(2) how much he has allocated for (a) forest protection and (b) reducing levels of deforestation in each of the next three years; and under which budget headings such expenditure is to be allocated.
I have been asked to reply.
The Department for International Development (DFID) does not record expenditure on forest protection or on reducing deforestation. It uses the two categories of expenditure required by the Development Aid Committee of the Organisation for Economic Co-operation and Development (OECD): Forestry Policy and Administrative Management; and Forestry Development. Total bilateral expenditure incurred on forests in the last three financial years was: £15.5 million in 2005-06: £15.6 million in 2006-07: and £74 million in 2007-08.
Some of the money which DFID provides to international organisations is also spent on forests but these contributions are not recorded separately. The international organisations which DFID supports and which work on forests include the World Bank, Asian Development Bank, Asian Development Bank and the Food and Agriculture Organisation of the UN.
The following bilateral expenditure on forests was committed in the last three financial years:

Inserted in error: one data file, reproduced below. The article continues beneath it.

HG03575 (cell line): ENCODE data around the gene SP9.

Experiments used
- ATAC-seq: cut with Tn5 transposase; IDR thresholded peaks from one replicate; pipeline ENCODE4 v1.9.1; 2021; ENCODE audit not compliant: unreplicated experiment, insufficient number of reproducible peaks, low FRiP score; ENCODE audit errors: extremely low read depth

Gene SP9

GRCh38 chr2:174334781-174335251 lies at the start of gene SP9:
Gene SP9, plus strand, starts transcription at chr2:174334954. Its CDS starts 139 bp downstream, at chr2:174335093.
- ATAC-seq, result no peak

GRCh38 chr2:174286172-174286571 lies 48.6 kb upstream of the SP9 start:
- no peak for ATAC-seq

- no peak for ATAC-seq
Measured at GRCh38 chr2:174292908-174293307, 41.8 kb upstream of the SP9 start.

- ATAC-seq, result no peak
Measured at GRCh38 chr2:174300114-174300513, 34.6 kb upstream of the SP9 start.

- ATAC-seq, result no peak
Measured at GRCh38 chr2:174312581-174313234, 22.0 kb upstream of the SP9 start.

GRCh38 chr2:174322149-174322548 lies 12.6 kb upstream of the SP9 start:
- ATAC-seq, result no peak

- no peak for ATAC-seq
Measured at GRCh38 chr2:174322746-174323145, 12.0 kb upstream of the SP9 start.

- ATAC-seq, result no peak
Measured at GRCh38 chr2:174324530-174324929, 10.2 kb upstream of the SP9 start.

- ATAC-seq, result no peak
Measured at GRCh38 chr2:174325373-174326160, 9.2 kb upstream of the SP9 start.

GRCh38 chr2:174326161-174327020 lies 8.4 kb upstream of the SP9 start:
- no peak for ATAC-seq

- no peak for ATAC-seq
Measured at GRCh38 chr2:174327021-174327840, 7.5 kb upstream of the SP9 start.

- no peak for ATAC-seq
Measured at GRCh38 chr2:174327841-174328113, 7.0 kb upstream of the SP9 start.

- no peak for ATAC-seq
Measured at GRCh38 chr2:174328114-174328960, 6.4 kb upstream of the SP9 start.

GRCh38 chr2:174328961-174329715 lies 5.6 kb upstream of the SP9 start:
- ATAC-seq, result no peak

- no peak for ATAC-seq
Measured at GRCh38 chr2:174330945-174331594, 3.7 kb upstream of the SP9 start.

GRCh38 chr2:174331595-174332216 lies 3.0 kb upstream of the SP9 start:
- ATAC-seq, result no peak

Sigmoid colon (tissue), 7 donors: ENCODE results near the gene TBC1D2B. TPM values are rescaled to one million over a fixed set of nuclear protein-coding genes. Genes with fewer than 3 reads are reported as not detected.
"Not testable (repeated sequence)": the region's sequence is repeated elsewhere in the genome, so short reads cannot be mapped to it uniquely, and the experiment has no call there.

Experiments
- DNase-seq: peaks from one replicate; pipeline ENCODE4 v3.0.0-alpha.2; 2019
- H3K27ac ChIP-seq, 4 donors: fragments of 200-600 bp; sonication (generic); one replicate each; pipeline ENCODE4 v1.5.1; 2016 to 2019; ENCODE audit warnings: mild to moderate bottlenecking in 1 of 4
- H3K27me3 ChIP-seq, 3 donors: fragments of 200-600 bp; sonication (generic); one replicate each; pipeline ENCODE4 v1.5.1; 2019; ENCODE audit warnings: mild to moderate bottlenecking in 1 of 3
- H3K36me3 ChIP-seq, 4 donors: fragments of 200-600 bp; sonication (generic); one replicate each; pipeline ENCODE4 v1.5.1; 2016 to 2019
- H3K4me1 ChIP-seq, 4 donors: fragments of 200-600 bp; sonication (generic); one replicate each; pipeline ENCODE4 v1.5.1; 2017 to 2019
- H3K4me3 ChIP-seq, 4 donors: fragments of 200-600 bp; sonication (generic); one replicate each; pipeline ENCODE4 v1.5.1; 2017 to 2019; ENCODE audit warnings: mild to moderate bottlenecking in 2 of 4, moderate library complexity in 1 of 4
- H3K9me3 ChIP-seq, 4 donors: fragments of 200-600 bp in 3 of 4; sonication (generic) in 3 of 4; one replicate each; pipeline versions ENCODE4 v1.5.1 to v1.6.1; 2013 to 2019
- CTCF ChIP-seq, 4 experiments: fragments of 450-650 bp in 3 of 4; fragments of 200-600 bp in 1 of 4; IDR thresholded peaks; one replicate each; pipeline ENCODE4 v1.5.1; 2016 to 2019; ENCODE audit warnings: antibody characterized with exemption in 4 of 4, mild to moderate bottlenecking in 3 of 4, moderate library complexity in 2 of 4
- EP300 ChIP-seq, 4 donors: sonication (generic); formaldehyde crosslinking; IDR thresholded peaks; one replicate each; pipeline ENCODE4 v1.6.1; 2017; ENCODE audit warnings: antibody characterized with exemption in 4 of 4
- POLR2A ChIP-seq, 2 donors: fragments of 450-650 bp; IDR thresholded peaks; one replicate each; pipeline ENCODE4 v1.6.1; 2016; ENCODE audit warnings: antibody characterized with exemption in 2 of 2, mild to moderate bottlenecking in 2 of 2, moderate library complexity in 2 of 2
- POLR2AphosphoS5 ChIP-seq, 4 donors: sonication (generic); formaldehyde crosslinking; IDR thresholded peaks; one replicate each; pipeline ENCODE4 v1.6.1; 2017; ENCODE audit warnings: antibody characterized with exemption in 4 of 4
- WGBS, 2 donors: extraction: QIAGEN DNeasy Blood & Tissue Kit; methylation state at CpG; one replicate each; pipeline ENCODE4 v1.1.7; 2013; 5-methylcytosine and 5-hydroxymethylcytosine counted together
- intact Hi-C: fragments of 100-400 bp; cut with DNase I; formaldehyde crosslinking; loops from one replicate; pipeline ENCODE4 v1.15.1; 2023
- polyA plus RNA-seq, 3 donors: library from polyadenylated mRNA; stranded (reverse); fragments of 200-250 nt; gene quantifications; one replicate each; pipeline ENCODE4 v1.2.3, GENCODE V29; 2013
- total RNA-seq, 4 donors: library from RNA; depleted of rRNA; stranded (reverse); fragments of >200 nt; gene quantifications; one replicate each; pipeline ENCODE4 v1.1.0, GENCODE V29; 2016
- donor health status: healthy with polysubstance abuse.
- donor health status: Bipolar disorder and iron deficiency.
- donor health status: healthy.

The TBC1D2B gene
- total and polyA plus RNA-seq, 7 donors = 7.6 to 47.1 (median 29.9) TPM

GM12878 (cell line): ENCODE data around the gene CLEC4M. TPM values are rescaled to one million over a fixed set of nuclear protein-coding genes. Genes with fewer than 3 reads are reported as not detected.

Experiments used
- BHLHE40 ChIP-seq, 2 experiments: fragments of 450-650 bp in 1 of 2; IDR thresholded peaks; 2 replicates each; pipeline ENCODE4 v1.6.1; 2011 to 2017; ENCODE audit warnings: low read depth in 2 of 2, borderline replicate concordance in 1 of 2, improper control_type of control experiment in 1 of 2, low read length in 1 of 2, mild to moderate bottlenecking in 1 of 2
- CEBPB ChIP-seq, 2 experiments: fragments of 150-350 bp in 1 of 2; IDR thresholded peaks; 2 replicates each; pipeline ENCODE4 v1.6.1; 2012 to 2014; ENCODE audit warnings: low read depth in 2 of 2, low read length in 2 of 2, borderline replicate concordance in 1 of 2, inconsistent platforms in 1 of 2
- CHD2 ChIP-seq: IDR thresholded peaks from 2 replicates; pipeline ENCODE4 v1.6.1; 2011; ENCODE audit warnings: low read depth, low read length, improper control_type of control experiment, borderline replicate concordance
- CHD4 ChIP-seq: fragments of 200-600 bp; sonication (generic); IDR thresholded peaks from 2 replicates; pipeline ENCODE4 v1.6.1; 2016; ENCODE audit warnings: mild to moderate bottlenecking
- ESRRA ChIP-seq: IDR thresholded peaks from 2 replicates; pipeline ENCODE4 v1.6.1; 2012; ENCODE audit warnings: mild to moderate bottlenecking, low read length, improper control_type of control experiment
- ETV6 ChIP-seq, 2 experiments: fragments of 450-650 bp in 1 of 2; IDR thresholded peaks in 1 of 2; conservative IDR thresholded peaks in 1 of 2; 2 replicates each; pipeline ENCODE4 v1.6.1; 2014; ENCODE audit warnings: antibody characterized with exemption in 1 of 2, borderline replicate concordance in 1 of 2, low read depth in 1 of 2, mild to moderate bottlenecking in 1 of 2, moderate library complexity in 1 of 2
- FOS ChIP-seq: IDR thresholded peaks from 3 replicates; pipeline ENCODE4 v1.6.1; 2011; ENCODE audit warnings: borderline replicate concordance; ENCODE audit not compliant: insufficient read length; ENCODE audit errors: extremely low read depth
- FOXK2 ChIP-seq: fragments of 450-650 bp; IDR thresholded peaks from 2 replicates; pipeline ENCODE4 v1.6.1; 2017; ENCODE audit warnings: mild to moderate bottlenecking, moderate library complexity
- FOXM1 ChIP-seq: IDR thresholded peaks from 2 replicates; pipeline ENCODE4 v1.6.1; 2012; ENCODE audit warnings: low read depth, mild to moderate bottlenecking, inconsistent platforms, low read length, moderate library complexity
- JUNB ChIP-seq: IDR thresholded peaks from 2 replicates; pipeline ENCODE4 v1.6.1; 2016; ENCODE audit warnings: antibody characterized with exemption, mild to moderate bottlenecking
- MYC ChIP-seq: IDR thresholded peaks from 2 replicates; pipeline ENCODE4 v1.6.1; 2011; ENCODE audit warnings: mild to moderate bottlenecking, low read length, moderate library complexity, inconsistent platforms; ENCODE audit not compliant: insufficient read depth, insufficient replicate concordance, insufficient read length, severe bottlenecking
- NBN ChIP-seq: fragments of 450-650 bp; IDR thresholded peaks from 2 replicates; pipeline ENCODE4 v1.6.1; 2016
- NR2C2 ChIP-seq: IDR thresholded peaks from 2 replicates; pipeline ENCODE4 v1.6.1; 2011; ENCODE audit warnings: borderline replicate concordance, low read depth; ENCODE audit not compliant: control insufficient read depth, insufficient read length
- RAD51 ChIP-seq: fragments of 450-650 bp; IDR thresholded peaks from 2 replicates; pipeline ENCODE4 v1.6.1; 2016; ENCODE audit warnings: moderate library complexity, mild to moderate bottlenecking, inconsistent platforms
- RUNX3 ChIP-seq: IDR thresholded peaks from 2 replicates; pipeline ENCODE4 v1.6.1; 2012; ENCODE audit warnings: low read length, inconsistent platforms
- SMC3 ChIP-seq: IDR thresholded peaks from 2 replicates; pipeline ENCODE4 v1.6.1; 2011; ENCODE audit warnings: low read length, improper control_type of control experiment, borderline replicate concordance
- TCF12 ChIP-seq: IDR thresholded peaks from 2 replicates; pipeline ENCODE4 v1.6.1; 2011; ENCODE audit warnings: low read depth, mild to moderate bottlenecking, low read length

£1.5 million, Orissa Forest Sector Support Project, India.
£24 million, over a five-year period, to the Forest Governance and Trade Programme to support efforts to stop illegal logging.
£140 million replenishment of the Global Environment Facility, over a four-year period, a proportion of which will be spent on forests.
£1 million, Natural Resource Management and Livelihoods Programme, Cambodia
£10 million to the Congo Basin Forest Fund for start-up activities.
£50 million to the Congo Basin Forest Fund and £15 million to the Forest Carbon Partnership Facility, from the International Window of the Environmental Transformation Fund. In December 2008 it was announced that up to another £100 million would be made available for forests from the Environmental Transformation Fund.
£5 million for work by the Rights and Resources Initiative over a five-year period to help accelerate forest tenure, policy and market reforms.
£1.5 million to the National Forest Programme Facility over a three-year period.
£1.5 million to PROFOR (Programme on Forests of the World Bank), over a three-year period.
£1 million for work on an Economics of Climate Change Study and work low carbon development in Brazil, some of which relates to forests.